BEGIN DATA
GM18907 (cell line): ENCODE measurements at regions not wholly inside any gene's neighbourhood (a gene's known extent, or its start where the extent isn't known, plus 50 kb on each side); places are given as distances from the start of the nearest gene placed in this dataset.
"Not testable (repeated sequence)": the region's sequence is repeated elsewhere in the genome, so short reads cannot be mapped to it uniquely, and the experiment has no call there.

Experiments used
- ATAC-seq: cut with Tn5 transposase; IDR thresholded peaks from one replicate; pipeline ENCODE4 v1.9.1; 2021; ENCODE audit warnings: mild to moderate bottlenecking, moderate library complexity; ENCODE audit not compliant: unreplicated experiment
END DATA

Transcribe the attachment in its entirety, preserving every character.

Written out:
GM18907 (cell line): ENCODE measurements at regions not wholly inside any gene's neighbourhood (a gene's known extent, or its start where the extent isn't known, plus 50 kb on each side); places are given as distances from the start of the nearest gene placed in this dataset.
"Not testable (repeated sequence)": the region's sequence is repeated elsewhere in the genome, so short reads cannot be mapped to it uniquely, and the experiment has no call there.

Experiments used
- ATAC-seq: cut with Tn5 transposase; IDR thresholded peaks from one replicate; pipeline ENCODE4 v1.9.1; 2021; ENCODE audit warnings: mild to moderate bottlenecking, moderate library complexity; ENCODE audit not compliant: unreplicated experiment